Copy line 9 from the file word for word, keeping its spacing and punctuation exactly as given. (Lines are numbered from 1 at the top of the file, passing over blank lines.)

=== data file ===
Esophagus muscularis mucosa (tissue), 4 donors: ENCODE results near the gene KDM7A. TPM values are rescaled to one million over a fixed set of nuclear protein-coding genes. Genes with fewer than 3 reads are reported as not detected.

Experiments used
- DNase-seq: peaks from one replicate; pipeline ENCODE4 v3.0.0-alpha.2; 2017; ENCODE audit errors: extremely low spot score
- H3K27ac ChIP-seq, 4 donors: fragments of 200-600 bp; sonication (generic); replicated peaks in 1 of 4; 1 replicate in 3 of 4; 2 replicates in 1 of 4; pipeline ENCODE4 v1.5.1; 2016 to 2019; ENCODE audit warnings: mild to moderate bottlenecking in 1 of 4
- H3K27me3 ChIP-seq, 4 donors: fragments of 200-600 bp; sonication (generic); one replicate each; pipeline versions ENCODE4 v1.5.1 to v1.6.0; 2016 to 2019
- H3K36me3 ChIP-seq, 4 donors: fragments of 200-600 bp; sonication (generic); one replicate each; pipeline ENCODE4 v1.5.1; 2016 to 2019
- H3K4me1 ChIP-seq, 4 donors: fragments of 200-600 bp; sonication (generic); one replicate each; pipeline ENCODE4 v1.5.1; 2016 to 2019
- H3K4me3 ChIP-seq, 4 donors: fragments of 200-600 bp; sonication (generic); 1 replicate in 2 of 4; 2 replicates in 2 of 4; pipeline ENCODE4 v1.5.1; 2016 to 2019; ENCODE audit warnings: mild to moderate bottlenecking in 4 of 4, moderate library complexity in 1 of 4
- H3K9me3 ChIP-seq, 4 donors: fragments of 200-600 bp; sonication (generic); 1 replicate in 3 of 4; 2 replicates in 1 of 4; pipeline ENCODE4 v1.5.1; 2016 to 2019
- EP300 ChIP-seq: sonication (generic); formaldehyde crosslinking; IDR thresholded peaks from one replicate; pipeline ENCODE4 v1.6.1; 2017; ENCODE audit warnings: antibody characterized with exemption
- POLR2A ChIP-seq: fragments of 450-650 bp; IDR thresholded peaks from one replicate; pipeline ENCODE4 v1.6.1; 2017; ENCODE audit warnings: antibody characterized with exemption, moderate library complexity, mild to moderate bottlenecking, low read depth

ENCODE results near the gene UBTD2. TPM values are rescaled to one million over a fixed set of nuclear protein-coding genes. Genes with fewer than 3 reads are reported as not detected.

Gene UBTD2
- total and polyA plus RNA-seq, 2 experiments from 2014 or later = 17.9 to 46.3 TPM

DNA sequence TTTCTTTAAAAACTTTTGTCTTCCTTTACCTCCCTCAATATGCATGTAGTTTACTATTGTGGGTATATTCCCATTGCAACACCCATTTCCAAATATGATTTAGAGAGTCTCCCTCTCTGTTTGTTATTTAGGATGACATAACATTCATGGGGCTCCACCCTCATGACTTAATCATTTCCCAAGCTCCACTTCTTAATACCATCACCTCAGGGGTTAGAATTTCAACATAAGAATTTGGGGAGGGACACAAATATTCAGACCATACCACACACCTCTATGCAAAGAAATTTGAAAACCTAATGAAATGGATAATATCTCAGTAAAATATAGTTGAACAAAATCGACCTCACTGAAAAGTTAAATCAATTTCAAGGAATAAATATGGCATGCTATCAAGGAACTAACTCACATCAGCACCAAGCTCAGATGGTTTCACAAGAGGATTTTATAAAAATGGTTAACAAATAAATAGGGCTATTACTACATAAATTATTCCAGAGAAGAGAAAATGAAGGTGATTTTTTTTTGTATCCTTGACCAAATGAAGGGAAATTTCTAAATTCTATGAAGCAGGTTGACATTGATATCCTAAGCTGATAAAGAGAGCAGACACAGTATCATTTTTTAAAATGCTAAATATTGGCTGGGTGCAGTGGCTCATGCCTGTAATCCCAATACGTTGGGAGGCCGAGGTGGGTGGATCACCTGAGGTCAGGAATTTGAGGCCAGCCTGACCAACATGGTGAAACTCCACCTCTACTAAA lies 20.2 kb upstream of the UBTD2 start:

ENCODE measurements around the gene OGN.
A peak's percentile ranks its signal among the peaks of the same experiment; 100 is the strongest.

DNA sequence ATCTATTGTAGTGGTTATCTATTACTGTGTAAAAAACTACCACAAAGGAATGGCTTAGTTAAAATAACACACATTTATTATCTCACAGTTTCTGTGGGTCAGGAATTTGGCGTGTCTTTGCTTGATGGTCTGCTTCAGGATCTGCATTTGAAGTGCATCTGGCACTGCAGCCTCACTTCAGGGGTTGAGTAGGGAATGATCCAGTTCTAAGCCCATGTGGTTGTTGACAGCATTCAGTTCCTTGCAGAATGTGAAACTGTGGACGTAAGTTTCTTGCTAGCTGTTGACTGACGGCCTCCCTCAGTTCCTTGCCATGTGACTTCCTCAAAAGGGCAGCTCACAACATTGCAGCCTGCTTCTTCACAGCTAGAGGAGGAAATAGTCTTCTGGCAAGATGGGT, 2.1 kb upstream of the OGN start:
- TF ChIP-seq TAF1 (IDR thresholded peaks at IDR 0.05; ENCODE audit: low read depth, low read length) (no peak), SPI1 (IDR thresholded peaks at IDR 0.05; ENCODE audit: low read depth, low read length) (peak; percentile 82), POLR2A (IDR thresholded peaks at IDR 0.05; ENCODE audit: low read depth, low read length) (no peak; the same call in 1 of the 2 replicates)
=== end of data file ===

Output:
- H3K9me3 ChIP-seq, 4 donors: fragments of 200-600 bp; sonication (generic); 1 replicate in 3 of 4; 2 replicates in 1 of 4; pipeline ENCODE4 v1.5.1; 2016 to 2019